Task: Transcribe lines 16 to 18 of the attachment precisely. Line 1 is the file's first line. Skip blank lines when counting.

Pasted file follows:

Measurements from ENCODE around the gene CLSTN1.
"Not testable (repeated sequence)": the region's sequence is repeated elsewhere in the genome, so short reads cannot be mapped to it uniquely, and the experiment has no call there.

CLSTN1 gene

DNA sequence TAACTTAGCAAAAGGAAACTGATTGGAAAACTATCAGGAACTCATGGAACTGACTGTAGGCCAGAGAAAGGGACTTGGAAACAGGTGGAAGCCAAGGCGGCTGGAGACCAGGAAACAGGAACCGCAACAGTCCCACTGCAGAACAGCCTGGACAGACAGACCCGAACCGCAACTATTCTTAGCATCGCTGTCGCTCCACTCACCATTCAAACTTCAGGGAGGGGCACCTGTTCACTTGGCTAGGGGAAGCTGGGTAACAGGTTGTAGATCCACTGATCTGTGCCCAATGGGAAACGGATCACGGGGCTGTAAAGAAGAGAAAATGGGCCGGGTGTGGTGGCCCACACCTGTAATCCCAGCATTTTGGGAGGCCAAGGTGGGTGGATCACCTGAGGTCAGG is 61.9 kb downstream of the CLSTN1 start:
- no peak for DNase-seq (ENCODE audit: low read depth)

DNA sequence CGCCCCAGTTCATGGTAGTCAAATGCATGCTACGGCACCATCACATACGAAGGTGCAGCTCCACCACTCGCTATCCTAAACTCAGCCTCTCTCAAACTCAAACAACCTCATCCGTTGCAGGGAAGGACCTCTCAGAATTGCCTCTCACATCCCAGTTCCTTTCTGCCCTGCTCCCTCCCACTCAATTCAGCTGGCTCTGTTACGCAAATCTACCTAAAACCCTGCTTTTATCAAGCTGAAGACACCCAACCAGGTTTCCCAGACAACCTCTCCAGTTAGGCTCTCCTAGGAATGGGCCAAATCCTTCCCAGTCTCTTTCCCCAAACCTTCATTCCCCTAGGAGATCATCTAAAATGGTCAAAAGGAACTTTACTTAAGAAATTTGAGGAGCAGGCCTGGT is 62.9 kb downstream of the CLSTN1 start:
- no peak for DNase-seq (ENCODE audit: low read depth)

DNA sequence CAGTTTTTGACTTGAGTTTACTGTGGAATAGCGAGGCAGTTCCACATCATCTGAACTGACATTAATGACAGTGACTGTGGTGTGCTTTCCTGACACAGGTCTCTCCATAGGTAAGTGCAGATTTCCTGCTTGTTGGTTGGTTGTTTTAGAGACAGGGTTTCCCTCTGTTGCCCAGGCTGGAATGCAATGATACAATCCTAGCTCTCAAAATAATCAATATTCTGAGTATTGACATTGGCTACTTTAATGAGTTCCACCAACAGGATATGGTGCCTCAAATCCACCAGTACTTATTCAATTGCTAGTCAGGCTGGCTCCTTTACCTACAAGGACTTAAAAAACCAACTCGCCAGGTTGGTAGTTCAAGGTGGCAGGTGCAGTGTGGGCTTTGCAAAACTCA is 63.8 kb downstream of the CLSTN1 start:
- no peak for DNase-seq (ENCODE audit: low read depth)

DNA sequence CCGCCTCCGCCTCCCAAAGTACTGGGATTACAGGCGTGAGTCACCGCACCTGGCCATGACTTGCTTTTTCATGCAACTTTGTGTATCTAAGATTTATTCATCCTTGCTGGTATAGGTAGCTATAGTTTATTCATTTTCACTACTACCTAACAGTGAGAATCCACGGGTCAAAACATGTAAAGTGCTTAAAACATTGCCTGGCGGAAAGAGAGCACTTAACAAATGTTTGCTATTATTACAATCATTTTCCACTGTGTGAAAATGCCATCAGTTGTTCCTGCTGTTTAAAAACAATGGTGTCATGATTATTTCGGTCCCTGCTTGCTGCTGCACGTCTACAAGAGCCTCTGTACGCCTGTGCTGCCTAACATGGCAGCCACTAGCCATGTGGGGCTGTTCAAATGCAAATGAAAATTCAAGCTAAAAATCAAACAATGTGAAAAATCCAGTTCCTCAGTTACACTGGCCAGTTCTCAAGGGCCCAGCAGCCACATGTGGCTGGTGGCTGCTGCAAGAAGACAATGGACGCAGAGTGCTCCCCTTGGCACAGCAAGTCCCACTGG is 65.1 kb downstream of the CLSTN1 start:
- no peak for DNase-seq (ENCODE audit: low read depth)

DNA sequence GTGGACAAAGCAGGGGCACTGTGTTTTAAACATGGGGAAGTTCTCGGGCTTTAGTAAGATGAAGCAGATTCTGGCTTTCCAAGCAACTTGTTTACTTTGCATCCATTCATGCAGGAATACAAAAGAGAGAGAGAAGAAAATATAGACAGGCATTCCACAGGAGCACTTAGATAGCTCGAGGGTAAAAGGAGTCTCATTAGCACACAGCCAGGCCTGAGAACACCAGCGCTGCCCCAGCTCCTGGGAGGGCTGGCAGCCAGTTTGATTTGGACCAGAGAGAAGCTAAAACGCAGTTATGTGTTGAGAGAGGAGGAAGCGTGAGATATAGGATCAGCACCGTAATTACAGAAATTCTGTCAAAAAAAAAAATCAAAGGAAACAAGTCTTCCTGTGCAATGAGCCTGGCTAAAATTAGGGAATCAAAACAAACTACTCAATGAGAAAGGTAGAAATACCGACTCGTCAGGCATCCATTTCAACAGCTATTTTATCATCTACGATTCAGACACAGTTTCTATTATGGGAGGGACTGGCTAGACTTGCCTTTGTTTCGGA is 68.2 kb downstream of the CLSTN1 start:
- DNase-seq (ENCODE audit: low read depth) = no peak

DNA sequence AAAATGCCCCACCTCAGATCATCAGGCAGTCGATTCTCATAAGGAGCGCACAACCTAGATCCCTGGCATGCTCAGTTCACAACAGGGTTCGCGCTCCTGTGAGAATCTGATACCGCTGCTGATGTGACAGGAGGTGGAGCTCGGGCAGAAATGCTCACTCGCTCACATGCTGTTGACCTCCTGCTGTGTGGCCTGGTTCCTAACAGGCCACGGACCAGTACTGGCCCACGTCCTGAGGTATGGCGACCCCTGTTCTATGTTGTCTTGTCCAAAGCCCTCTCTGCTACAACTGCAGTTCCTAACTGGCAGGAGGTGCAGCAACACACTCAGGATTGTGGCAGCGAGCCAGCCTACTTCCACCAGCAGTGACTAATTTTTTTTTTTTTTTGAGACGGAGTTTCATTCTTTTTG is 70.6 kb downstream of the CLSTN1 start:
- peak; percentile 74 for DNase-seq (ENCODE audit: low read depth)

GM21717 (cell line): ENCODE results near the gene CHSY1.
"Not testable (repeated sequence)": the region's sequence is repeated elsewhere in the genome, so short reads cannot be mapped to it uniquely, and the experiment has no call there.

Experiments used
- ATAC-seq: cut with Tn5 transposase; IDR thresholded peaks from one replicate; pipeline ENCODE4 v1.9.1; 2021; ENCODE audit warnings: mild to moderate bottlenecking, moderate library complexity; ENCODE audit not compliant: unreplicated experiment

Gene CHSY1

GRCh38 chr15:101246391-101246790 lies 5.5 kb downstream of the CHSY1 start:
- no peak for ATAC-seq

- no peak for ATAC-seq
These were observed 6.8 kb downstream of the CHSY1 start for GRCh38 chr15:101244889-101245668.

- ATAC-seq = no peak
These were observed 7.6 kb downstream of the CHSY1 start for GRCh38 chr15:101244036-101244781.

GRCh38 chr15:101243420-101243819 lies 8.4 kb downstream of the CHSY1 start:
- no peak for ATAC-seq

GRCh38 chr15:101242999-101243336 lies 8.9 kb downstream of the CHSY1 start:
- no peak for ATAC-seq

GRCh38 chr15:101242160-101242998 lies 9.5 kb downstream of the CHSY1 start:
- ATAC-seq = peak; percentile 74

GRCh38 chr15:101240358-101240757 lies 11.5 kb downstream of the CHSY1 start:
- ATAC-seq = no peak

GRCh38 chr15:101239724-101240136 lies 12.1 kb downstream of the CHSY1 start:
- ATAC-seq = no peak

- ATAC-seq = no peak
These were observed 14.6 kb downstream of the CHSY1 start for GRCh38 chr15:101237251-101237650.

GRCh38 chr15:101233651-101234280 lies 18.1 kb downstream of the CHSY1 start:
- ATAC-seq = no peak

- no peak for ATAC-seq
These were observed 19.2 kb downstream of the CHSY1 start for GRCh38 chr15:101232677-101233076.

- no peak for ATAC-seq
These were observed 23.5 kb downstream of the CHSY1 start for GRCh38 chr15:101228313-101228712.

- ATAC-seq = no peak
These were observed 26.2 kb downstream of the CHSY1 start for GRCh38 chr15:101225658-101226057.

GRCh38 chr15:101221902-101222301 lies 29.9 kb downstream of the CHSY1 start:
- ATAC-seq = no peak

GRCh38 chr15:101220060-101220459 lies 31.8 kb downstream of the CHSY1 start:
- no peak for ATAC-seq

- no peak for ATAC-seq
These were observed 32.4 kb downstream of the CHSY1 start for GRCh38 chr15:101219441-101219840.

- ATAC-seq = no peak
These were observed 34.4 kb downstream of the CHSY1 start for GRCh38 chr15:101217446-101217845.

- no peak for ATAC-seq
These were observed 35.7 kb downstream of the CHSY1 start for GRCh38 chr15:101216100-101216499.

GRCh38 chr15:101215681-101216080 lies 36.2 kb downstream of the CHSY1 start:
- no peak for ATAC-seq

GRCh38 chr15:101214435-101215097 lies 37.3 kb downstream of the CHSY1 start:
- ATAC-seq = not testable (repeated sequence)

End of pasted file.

GM21717 (cell line): ENCODE results near the gene CHSY1.
"Not testable (repeated sequence)": the region's sequence is repeated elsewhere in the genome, so short reads cannot be mapped to it uniquely, and the experiment has no call there.

Experiments used